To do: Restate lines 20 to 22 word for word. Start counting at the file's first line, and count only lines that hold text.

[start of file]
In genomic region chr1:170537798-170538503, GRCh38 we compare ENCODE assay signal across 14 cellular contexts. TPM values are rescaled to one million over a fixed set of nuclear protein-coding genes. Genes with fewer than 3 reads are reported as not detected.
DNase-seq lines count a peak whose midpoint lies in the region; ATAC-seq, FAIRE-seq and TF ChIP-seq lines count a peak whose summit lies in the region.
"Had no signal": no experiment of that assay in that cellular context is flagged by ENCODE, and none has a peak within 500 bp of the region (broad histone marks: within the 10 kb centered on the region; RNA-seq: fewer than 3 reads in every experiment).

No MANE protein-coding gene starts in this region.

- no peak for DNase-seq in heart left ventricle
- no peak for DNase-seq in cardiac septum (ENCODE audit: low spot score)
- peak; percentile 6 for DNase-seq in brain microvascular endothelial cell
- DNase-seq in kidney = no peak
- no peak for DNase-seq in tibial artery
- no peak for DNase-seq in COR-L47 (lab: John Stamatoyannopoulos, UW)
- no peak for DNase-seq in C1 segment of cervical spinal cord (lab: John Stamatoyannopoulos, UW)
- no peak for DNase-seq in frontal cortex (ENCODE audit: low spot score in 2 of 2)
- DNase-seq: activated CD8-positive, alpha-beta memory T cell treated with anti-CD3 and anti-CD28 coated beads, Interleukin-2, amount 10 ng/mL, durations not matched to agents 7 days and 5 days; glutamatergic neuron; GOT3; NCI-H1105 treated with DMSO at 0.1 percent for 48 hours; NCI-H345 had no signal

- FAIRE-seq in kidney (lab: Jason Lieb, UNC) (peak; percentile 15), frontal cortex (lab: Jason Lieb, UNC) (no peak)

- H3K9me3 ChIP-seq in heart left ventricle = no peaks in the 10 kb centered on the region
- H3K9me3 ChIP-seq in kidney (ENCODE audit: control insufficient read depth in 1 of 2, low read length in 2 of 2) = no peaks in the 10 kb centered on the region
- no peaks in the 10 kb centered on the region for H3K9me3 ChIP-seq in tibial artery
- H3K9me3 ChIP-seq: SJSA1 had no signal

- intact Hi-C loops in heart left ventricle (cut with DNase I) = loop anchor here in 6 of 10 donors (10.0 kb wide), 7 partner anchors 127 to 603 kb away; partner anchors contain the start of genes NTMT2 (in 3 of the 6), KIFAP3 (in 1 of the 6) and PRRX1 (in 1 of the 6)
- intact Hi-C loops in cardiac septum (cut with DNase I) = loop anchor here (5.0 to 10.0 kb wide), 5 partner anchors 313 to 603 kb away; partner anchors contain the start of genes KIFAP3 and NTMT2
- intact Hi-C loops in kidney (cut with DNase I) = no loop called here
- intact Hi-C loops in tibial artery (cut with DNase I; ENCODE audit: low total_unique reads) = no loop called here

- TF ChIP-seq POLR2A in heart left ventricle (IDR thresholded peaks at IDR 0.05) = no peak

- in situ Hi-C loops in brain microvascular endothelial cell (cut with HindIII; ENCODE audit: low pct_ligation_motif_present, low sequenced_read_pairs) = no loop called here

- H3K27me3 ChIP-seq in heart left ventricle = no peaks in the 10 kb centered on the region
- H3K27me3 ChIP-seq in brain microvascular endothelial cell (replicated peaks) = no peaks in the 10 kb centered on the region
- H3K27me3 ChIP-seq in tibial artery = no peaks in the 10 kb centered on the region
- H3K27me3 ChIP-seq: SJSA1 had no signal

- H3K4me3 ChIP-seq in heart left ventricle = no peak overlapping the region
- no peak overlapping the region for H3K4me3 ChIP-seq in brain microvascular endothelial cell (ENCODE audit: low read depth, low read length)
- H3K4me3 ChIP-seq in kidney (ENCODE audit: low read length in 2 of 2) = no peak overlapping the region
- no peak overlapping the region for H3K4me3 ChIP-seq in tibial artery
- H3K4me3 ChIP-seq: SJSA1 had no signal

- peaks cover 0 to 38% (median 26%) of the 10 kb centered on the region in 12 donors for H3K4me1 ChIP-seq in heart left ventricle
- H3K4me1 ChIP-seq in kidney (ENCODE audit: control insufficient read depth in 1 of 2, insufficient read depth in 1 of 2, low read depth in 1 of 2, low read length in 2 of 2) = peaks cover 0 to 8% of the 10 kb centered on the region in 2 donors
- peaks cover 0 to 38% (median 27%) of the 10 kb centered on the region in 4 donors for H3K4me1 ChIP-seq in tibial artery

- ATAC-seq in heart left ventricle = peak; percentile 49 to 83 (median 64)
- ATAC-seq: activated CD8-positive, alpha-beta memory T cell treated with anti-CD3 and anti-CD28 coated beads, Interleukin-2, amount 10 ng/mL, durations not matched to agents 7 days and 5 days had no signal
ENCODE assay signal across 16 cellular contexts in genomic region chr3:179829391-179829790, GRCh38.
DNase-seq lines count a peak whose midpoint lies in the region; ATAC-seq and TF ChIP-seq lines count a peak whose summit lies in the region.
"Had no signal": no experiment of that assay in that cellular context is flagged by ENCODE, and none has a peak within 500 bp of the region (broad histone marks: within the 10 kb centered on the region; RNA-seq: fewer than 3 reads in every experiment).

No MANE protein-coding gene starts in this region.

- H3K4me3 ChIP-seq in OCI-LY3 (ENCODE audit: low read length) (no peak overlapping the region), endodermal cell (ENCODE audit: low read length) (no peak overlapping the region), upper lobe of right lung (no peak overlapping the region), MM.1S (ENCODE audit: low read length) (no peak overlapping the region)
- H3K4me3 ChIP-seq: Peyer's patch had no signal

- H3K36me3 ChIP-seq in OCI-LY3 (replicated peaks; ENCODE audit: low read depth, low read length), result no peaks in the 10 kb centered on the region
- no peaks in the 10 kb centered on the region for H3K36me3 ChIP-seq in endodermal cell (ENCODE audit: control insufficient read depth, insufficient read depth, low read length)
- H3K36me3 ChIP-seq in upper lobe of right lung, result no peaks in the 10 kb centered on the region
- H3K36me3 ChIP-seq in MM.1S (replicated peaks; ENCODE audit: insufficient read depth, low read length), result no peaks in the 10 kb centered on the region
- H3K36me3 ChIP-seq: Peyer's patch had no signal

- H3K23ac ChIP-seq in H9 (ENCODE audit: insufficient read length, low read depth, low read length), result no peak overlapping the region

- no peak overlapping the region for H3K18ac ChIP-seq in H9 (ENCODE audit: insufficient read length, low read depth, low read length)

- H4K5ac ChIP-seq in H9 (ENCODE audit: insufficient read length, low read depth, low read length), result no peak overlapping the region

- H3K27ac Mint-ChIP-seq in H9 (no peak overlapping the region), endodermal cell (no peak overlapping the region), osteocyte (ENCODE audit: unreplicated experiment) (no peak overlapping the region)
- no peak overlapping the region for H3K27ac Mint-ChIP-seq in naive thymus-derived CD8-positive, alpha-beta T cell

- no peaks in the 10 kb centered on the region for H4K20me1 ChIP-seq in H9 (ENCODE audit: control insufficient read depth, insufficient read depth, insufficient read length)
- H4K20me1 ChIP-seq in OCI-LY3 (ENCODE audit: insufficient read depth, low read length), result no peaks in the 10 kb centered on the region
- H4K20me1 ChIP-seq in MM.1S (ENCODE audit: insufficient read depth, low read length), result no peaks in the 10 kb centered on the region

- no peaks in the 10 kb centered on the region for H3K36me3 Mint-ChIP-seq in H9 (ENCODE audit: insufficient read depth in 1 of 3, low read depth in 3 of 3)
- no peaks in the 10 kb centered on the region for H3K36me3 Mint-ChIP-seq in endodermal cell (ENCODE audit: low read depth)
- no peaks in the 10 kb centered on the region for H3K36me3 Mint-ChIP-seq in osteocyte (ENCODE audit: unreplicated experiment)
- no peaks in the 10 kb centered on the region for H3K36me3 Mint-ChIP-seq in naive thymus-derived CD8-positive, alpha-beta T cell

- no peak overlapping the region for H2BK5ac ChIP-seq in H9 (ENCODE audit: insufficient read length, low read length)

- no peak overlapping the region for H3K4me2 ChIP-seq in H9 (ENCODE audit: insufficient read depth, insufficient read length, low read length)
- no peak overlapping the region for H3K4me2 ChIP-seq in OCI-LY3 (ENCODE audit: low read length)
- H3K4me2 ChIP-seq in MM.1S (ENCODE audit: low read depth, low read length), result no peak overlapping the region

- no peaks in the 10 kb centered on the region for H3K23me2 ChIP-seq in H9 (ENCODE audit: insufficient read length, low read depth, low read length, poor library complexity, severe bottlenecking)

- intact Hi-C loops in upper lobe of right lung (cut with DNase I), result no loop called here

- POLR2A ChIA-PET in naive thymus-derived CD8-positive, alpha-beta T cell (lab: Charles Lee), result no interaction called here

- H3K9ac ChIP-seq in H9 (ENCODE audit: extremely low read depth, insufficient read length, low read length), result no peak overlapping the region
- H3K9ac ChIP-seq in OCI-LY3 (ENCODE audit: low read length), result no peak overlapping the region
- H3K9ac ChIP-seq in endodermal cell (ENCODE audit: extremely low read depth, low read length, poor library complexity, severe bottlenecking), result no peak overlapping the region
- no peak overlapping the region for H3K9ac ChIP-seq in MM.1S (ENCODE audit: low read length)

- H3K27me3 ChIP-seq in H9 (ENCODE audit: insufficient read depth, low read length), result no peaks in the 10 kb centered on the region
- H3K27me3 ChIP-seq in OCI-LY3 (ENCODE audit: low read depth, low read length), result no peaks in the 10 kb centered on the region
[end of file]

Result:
- intact Hi-C loops in cardiac septum (cut with DNase I) = loop anchor here (5.0 to 10.0 kb wide), 5 partner anchors 313 to 603 kb away; partner anchors contain the start of genes KIFAP3 and NTMT2
- intact Hi-C loops in kidney (cut with DNase I) = no loop called here
- intact Hi-C loops in tibial artery (cut with DNase I; ENCODE audit: low total_unique reads) = no loop called here